The next witness called by Oswald, was Candi Hamilton. She then described events taking place in the period when the two FBI agents were killed on the Pine Ridge Reservation. Back then, she worked for a legal committee for anyone who was harassed by the Goons and the FBI. She resided in Oglala at the time and Aquash had stayed with her before.

The questioning then went to the night she spent at Rios’ apartment located where the Knollwood apartments are now located in Rapid City. She claims she and another woman went upstairs shortly after David Hill and Rios arrived. She said that Hill and Rios were not a couple at the time. Before she awakened, she heard voices and the two she recognized were Bruce Ellison [AIM attorney] and Rios.

Later that day, Hamilton claims she went to the legal defense committee house. She went to an upstairs office and later came down for coffee. Aquash then came to the kitchen by herself and Hamilton said Aquash clearly had been crying. She offered for Aquash to stay at her house in Oglala. Aquash declined and said that she had to go back in there [another room in the house].

Hamilton then testified she did not know who was in the room, yet she recognized the voices of Rios, Madonna Thunder Hawk, and Lorali Means. Hamilton claimed she never saw Aquash again after that morning.

Hamilton then told the defense she did not believe Aquash was free to leave. When asked by Murphy if Aquash could have left, Hamilton said, “Yes.”

Fast-forwarding to the exhumation of the body for a second autopsy, Hamilton described the events. She claimed she attended the exhumation where three FBI agents were laughing and making fun of her and the deceased. Those present at first were just she and the police.

Hamilton then testified she attended the autopsy. Although she believed she could not trust FBI agents, Aquash’s family had asked Hamilton to ask about getting something that belonged to Aquash.

Hamilton then testified she did ask an FBI agent about it. She claims the FBI agent said, “You want something of Aquash’s?” and he proceeded to throw a box at Hamilton. He then said, “Here, here’s her hands.” Earlier testimony revealed Aquash’s hands had been removed for finger printing by experts.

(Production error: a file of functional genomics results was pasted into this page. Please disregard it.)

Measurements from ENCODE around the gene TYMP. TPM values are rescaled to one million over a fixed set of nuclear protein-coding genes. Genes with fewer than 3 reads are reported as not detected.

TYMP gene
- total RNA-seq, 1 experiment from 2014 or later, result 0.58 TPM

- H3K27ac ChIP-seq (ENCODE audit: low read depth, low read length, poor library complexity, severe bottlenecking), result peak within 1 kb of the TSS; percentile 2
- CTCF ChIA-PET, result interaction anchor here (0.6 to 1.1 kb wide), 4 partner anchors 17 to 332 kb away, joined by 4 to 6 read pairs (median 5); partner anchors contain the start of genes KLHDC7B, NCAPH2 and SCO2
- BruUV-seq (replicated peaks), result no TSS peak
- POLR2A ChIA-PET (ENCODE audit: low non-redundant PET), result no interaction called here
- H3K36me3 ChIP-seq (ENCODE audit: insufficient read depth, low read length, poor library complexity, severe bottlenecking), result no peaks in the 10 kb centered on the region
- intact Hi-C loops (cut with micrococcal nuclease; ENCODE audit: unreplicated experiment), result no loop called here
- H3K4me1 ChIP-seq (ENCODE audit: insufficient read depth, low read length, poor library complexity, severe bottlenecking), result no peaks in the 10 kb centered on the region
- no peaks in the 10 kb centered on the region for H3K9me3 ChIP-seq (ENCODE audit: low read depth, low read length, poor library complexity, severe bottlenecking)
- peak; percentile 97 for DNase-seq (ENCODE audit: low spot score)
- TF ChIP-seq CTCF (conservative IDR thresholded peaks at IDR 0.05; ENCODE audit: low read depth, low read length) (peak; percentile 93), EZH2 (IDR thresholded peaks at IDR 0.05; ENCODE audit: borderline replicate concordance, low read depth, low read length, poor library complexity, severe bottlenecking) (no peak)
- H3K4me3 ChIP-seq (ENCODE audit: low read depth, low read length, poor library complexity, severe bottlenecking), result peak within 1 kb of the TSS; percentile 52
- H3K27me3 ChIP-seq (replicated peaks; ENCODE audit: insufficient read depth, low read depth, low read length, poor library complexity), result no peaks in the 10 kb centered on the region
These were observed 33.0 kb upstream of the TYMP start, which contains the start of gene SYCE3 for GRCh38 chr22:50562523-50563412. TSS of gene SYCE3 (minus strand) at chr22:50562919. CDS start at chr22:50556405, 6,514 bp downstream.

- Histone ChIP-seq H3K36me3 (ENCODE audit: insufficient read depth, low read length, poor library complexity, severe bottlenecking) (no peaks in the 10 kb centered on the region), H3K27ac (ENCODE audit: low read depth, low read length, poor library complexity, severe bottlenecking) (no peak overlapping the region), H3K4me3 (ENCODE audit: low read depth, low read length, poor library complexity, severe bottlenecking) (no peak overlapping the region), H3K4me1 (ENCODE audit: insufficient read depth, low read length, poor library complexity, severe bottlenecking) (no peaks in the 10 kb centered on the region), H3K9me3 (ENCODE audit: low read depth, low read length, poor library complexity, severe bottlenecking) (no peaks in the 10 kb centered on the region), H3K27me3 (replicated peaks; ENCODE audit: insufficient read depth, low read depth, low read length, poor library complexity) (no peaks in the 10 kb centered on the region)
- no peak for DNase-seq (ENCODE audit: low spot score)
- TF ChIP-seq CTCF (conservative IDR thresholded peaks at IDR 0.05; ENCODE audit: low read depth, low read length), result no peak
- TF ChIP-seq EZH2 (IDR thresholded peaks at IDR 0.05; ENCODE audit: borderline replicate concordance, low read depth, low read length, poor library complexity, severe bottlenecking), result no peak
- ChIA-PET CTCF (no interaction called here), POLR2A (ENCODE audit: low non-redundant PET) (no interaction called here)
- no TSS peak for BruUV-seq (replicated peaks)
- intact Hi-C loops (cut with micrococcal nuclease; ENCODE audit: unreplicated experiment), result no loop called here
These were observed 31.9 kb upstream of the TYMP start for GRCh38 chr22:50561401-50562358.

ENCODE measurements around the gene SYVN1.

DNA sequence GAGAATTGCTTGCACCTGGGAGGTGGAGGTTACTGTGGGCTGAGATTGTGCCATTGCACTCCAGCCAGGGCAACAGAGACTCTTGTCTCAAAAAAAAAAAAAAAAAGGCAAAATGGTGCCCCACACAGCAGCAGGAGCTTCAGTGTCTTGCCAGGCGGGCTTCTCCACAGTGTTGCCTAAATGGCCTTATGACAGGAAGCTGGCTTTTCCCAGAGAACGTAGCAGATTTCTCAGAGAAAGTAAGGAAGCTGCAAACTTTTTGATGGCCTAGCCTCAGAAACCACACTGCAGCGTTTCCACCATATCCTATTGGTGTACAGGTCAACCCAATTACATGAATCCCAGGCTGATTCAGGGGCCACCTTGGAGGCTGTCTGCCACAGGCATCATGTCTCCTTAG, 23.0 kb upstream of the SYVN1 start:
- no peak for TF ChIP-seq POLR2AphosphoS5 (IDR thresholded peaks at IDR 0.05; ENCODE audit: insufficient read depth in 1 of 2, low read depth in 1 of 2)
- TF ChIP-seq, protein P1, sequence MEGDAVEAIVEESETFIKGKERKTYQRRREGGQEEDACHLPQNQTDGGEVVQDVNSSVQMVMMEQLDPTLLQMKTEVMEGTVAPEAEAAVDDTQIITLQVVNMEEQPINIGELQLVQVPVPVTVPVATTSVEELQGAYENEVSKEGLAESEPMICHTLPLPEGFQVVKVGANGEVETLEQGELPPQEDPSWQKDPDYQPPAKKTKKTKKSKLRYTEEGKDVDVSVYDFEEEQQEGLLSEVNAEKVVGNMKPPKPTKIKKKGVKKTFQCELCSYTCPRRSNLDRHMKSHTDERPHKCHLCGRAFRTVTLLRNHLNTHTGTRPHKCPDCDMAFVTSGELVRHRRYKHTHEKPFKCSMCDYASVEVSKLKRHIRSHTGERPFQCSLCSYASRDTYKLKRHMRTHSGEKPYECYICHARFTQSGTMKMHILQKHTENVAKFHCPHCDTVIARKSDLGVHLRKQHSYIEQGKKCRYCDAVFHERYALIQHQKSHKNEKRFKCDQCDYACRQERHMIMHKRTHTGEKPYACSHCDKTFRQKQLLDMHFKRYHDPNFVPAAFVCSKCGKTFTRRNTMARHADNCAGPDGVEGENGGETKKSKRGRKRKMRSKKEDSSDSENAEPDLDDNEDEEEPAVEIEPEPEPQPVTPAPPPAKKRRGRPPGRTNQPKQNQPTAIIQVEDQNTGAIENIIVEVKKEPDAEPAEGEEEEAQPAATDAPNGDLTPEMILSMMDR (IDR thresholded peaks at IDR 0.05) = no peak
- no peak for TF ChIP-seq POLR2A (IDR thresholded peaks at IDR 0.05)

Hamilton then claimed she was with Aquash at a home on the reservation one time. She claimed Aquash told her the FBI had threatened her life on a previous occasion. She said the FBI came rolling in on the property and Aquash found an attic panel and climbed into it. Hamilton claims Aquash told her to have someone get a car, and park close to the door. She did escape.

Jackley called Cleo Marshall Gates to the stand. It was established that Gates was married to Richard Marshall in the timeline the prosecution alleges.

Gates told of the evening believed to be the evening before Aquash was killed. She claimed it was about 11 a.m. when Clarke, Looking Cloud, Graham, and Aquash arrived at her home in Allen. She claimed she did not know Graham and Aquash at the time. She said one walked Aquash to a chair in her living room, and Clarke, Looking Cloud, Graham, and Richard Marshall went into a bedroom with the door closed.

She continued to say Marshall emerged from the room five-to-ten minutes later. Marshall then asked Gates if “We can keep her [Aquash] here.” Dick said, “We can tie her up and keep her in the basement.” Gates said she refused. She continued that Marshall then went back into the bedroom, and then, all of them came out of the bedroom.